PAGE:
French Ambassador to Ghana, Anne Sophie-Avé, aka Akosua, is not your typical diplomat who solely swaddles herself within the confines of diplomatic courtyard, either meeting political figures, smiling before cameras or sipping those famous French wines from the Chateau collections. She loves to immerse herself in the baking heat, meeting and interacting with market women, Fishermen and Fishermongers, Palmwine tappers, farmers, Aboboyaa and Pragya riders, as well as musicians.
So, when she took to Twitter to announce that she was looking for the opportunity to meet Kuami Eugene, those who know how the Twitter terrain works in Ghana knew she was asking for trouble. In a post which was accompanied by a video, Ambassador Akosua, happily holding her phone and reading out as she composes the tweet, said:
“It worked for @chancetherapper when he complained about not having @sarkodie yet. Will it work for me? “I have done everything in Ghana except meet @KuamiEugene”
And few months after the request had been published on her personal page, one Papa Yaw, who appeared to be already roaming around Twitter, offered to help but inserted a request; @papayawkhalix19 If I bring him will I get free visa to france?
One is not sure if Papa Yaw ever delivered on his promise, but Aunty Akosua met with the Angela hitmaker. And it didn’t take her long to flood cyberspace with photos and videos, including dancing lessons from the artiste. I am not an expert in dancing so will stay mute on that very one. Obviously elated by the visit from Kuami Eugene, Ambassador Akosua came back on Twitter to share the goodnews with her followers, including Papa Yaw, perhaps.
“How would YOU feel if you met one of your favourite artist, get to celebrate his 25th birthday, get spoilt with a beautiful gift, learn the dance moves of his new song Fire Fire and discover in avant première the music video? It made my day! I mean my week! My month! It was an amazing moment! @kuamieugene is an extraordinary personality as well as an incredible artiste, he is an inspiration for the Youth.
Ghana to the world.”
Aunty Akosua loves the smell of Twitter-not the trouble it brings. However, she felt comfortable reporting back to her followers about meeting the artiste. After all, when she was in desperate need to meet him, she turned to her followers for a solution. And now that her wishes had been met, it was time she also honoured hers, and the only platform to do that will be through the means she used in getting her request across.
It has to be said, though, that Aunty Akosua did not anticipate the volume of visa requests that was going to be directed at her. To her mind, maybe, one or two requests will be ok. She may then look on as people trying to be funny. Which means she could have the liberty to just laugh them off as one of the jokes this country is blessed to have.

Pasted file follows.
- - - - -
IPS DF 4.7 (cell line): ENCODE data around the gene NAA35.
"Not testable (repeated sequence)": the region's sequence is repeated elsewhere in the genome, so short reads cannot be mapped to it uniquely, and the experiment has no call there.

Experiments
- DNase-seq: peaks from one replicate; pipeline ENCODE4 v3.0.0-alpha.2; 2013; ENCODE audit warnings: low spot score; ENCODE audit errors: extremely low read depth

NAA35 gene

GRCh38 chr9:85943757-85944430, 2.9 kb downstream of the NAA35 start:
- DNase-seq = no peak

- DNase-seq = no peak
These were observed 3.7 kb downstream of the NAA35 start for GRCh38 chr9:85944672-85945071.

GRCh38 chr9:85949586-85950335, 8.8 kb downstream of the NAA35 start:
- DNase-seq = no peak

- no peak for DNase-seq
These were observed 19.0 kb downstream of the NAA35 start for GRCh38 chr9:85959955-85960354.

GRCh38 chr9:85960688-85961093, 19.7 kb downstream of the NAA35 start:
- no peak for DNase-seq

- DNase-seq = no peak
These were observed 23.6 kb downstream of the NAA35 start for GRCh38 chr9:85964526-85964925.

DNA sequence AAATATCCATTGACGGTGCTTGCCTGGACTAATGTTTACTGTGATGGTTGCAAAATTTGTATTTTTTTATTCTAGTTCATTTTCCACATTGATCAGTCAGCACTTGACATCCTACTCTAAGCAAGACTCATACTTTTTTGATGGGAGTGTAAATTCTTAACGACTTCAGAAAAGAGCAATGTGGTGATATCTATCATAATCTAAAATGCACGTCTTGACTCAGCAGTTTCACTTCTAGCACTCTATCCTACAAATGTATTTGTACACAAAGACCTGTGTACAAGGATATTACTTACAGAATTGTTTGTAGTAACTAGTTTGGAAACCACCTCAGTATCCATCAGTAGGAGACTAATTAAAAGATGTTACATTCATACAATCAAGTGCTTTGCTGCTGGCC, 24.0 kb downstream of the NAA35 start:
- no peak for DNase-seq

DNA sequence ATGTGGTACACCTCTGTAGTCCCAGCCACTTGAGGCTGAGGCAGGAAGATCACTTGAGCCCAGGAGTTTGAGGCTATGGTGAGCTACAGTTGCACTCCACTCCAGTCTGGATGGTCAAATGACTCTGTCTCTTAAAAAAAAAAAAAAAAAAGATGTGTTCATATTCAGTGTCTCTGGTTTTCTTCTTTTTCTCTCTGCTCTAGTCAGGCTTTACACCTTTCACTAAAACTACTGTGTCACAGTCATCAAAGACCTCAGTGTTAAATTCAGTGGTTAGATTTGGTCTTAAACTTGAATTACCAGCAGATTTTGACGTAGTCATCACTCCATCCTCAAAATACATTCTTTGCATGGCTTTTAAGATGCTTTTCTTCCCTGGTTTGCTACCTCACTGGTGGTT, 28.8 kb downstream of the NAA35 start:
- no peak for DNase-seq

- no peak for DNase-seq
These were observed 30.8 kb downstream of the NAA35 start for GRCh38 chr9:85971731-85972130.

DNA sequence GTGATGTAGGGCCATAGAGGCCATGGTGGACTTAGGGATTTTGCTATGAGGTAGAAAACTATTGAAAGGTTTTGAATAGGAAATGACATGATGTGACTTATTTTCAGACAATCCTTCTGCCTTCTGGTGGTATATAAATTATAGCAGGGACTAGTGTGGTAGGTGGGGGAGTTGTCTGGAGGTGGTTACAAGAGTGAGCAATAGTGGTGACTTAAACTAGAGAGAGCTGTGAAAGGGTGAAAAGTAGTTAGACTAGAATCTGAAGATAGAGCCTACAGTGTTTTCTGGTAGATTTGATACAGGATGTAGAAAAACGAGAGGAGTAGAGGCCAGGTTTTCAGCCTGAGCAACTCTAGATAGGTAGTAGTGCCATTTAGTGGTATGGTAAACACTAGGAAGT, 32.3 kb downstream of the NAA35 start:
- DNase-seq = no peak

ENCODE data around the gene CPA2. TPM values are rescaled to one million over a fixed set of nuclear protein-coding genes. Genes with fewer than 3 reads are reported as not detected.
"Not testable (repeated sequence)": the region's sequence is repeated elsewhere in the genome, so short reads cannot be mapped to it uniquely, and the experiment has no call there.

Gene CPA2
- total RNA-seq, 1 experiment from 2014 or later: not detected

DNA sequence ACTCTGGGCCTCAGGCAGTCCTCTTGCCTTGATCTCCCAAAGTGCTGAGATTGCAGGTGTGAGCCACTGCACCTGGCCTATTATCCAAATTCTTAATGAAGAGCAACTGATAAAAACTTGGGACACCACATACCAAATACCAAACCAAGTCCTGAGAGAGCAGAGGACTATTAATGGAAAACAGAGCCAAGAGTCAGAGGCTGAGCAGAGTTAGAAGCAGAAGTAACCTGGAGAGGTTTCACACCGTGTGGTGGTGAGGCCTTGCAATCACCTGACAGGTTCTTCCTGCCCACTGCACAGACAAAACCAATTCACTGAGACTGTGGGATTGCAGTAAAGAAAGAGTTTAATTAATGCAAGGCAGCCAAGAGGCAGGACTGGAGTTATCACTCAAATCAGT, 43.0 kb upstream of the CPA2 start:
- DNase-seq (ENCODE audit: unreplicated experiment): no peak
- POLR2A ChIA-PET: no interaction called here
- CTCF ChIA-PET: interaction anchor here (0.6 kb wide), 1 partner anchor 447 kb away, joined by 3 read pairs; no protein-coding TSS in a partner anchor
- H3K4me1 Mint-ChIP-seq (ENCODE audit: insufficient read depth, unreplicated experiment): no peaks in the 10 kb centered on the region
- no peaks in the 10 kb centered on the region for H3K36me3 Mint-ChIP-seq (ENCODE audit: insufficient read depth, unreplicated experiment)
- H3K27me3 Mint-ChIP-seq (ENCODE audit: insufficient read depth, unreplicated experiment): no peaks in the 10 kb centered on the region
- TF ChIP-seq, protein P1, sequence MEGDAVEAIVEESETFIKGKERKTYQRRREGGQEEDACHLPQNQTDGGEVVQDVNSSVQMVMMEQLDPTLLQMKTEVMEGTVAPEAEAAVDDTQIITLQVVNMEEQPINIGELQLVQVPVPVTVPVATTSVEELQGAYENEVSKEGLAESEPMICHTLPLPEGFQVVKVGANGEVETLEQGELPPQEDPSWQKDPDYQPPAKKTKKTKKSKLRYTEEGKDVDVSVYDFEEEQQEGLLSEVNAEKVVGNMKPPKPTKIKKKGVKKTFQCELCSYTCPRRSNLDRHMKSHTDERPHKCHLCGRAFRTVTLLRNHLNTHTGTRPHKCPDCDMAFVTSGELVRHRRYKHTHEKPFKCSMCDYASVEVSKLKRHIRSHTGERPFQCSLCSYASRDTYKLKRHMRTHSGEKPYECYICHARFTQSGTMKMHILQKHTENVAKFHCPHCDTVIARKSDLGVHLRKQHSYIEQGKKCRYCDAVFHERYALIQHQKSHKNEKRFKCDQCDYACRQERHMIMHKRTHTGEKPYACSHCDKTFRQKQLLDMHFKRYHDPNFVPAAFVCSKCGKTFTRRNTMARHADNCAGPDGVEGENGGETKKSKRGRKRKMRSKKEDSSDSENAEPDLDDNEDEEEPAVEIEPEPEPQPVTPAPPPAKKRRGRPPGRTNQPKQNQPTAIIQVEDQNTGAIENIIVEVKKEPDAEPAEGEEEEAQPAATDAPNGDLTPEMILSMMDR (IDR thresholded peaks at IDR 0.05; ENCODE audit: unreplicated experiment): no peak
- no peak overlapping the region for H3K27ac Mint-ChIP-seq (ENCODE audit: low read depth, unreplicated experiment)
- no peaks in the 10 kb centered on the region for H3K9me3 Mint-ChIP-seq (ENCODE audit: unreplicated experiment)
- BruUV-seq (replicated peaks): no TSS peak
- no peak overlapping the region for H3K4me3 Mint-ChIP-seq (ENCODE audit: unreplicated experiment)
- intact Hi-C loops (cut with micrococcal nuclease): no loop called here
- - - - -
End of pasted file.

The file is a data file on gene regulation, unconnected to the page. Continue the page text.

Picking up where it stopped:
After all, the assumption is that the culture on social media allows for such. But not when it comes to visas that could potentially take one from Ogyakrom’s baking heat into the cold of France. Conversations about visas especially to the western part of the world are held under strict secrecy and with emotions attached to them. Even the most disrespectful and arrogant Ghanaian visa applicant behaves like an angel within the confines of embassies. Snare at him or her and the response will be one of meekness. That is how serious we take our visas.
However, it appears Ambassador Akosua did not get this memo from her Ghanaian workers at the embassy, or whoever that she took over from. No wonder the requests for visas are not only strange to her but overwhelming. Speaking in an interview on Joy Prime, Aunty Akosua pleaded for people to stop harassing her for visas on social media.
‘There’s no point calling me; there’s no point harassing me on social media. I cannot do a VISA. The decision is made by the French Immigration.”
Again, Aunty Akosua said the acquisition for visas is done remotely once it has been approved, their role is to then print the VISA and stick it in peoples passport. One may say this is fair enough but, those she said harassed her for visas do not want to hear this explanation, legitimate as it may be or sound. They want VISAS and as the Ambassador of France to Ghana, you should be in a position to make that happen. No excuses or explanations.
After all, in Ghana, nothing is for free.